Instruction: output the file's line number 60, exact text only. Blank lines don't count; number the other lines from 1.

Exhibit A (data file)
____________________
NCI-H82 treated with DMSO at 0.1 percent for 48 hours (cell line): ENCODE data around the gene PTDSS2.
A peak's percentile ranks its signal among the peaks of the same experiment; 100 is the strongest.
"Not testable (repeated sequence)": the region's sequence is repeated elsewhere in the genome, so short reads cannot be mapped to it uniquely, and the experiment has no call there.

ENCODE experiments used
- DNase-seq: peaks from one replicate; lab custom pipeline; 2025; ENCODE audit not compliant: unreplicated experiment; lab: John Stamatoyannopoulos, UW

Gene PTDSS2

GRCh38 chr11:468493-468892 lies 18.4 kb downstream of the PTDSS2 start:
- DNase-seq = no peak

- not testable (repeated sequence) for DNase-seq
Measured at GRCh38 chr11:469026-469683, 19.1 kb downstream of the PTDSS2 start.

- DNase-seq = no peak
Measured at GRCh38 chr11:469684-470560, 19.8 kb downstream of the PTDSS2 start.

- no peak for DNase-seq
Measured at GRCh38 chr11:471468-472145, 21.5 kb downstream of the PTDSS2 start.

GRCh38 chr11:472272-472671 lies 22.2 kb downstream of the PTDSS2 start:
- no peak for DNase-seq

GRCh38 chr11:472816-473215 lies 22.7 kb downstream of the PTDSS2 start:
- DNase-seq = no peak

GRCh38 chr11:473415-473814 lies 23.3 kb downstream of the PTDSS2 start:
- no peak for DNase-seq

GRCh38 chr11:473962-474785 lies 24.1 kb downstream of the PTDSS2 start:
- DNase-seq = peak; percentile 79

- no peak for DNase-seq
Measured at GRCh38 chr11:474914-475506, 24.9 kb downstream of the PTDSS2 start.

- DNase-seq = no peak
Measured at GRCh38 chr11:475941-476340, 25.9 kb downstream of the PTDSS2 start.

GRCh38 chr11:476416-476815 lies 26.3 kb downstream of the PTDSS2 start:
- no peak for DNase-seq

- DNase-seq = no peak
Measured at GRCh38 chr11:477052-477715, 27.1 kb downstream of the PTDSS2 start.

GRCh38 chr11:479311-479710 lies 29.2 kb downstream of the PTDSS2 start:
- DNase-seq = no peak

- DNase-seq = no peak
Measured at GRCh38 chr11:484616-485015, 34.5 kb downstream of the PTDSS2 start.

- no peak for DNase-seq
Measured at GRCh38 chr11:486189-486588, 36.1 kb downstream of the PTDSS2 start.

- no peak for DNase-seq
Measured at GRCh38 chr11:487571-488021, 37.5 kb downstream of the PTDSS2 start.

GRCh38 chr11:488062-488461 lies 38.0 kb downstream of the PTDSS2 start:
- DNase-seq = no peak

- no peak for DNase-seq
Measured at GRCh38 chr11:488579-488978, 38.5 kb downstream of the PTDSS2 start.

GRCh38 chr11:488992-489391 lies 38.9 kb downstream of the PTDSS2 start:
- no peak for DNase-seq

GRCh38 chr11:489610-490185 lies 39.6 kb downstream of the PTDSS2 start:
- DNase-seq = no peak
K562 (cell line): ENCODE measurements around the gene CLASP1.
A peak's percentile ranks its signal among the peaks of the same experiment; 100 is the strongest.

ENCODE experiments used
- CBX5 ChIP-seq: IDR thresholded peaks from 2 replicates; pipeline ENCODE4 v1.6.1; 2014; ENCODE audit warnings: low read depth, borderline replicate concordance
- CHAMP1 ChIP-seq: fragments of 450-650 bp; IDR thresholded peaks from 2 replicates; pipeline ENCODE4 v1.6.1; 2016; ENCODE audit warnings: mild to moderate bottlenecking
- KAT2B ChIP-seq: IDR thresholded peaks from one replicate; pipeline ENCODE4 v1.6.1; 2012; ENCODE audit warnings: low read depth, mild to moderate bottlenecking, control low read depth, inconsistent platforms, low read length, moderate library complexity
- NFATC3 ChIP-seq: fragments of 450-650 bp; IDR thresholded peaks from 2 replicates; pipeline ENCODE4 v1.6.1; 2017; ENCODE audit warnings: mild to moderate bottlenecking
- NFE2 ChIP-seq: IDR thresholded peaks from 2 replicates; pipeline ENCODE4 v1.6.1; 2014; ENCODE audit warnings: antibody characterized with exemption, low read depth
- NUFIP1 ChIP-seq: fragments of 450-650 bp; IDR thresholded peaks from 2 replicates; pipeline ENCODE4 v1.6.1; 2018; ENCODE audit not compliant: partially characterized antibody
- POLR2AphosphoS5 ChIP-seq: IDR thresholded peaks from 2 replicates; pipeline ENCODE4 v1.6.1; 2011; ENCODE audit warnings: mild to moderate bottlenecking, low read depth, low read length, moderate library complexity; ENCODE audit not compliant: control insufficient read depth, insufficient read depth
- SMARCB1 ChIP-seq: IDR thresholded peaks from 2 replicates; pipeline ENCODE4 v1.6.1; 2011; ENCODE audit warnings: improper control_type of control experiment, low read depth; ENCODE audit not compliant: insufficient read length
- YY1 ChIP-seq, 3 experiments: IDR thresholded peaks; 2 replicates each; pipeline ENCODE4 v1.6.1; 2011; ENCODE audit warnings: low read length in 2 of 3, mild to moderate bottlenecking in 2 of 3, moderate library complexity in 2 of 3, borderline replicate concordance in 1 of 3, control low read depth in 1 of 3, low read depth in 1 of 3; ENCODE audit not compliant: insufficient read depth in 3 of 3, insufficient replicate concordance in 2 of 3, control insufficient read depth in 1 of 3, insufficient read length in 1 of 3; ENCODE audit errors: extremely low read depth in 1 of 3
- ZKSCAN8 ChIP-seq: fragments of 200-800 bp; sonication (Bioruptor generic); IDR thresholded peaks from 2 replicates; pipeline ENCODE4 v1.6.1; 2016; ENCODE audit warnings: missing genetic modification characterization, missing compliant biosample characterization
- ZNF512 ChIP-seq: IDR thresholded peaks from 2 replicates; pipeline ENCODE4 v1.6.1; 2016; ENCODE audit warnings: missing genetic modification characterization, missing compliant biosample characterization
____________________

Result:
- ZNF512 ChIP-seq: IDR thresholded peaks from 2 replicates; pipeline ENCODE4 v1.6.1; 2016; ENCODE audit warnings: missing genetic modification characterization, missing compliant biosample characterization